Open Universities?

The CUiSL class on 20 July on What comes after capitalism? was well attended and got the new term off to a lively start. The next class will be on 21 September, 7 pm at Ruskin House. The topic will then be Universal Basic Income – do we want it?

CUiSL is an open, free university which treats its students as a resource, not empty vessels to be filled by experts. It is therefore very different from what we have come to expect from commoditised university education. These differences have been highlighted by two items covered in news reports over the summer. The first is the report that I have personally had confirmed by the supposedly Open University: that it is refusing to accept students from Cuba on the grounds that the OU, a British institution funded by British taxpayers, lacks a license from the US Treasury Department’s Office for Foreign Assets Control to do so. Such supine acceptance of US extraterritorial jurisdiction is breath-taking and says much about the independence of thought we can now expect from that once noble institution. The second event is the ongoing debate on student fees and who should pay them. Writing in City AM today (23 August), Paul Omerod, Visiting Professor at the UCL Centre for Decision-Making Uncertainty, acknowledges that universities have no incentive to reduce their fees as to do so would signal that their degrees were less valuable than others. His half-baked solution is to offer discounts to students with higher grades. How this fits with the ethos that universities are businesses left free to charge “what the market will bear” defies logic. A better solution would be, as we have argued below, for universities to reassume their responsibilities for providing the nation with further education and research and for the state to pay fees and subsistance grants financed by progressive taxation, including that on graduate incomes. One useful saving that could, however, be made would be for future free university education to be confined to those educated in state schools. For as long as we tolerate private education, why should those wealthy enough to pay for private education (i.e. ‘public’ schools) for their kids be allowed once more to access state funded further education for free?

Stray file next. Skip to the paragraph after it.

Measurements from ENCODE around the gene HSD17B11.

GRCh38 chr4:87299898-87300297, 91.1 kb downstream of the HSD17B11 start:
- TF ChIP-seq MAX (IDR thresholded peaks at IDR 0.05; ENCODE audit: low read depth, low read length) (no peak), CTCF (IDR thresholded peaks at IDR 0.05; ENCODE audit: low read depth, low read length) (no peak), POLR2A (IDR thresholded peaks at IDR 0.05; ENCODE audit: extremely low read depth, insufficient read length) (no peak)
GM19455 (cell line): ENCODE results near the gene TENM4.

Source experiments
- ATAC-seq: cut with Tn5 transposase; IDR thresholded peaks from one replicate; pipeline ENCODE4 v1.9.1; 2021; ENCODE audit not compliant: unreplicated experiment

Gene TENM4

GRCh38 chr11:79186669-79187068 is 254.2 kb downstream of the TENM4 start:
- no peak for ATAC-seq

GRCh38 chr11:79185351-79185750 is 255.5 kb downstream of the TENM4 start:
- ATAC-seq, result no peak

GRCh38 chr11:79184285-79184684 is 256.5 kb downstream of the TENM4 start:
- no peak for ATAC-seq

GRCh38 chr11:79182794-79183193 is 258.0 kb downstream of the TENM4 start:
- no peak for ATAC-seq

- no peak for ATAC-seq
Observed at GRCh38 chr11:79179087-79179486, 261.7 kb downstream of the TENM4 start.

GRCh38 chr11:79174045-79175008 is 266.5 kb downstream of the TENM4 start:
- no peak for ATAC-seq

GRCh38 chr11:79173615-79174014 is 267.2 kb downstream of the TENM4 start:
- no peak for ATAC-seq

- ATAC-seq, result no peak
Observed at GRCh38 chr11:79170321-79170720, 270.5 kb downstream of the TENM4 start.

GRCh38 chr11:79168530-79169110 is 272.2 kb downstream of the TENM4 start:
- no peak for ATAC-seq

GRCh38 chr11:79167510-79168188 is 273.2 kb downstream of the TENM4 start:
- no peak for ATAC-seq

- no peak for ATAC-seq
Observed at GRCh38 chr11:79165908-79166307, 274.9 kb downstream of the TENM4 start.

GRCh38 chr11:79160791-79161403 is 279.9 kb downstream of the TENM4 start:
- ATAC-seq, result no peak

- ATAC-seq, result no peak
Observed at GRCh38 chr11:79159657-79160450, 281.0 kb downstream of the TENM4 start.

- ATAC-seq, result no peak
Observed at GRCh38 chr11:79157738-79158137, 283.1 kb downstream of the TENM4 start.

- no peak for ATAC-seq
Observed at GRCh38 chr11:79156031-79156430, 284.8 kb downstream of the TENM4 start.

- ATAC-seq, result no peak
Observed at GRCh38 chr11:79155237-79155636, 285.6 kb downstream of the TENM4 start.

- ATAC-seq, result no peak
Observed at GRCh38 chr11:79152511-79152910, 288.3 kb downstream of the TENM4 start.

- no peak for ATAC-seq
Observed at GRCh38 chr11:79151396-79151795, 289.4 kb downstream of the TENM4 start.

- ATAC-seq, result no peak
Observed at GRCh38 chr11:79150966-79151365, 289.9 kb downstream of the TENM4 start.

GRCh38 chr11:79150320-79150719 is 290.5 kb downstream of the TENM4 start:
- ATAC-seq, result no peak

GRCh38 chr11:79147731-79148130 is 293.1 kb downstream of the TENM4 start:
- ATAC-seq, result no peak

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Six Reasons Why Labour’s New Wheeze on Public Schools is Wrong

Tristam Hunt, the Labour shadow Education Secretary, announced this week Labour’s new wheeze on public schools. He wants to amend the 1988 Local Government Act to make the 80% relief from business rates that public schools now enjoy as charities conditional on them signing a “partnership agreement” to help local state schools. Here are six things wrong with this idea:

1. It is patronising to state schools. In terms of added value and cost efficiency, the state sector out-performs the public schools. They have nothing to learn from them.

2. As Professor Danny Dorland has pointed out, it is not a coincidence that the UK is one of the most unequal developed economies in the world and it spends more on private education than almost any other country. The Labour proposal will do nothing to change this.

3. The major tax break enjoyed by fee paying schools at present isn’t business rate relief, which costs taxpayers £160 million a year, it is their charitable status which enables them to avoid all the other taxes they should be paying as de facto commercial enterprises. Labour has backed down from making charitable status dependent on a public benefit test following a court case brought by the Independent Schools Council, mouthpiece for the public schools, in 2011.Have Labour not heard of parliamentary sovereignty?

4. It ignores the experience of other countries. In Finland 99.2% of all education is state funded. Finland routinely tops international education league tables and its public education system is recognised as contributing to its prosperity and social equality.

5. Business Rates are an inefficient tax and should, as will be argued in the forthcoming discussion paper from the Communist Party, be replaced by a Land Value Tax. Such a tax would tax the playing fields of Eton, but not public services such as state schools.

6. The Labour proposal might hit the more mediocre institutions but not the really powerful public schools which educate the children of the 1% elite. These could easily afford the £160 million a year they would lose under Labour’s proposal.

Labour’s proposal can therefore be dismissed as both irrelevant and inadequate. A headline in the Daily Telegraph this week did, however, provide this writer with some wry amusement. Above an article describing Hunt’s idea was the banner:

“Public school children will be forced to play football with state school pupils”

So that’s how Labour’s reign of terror will begin!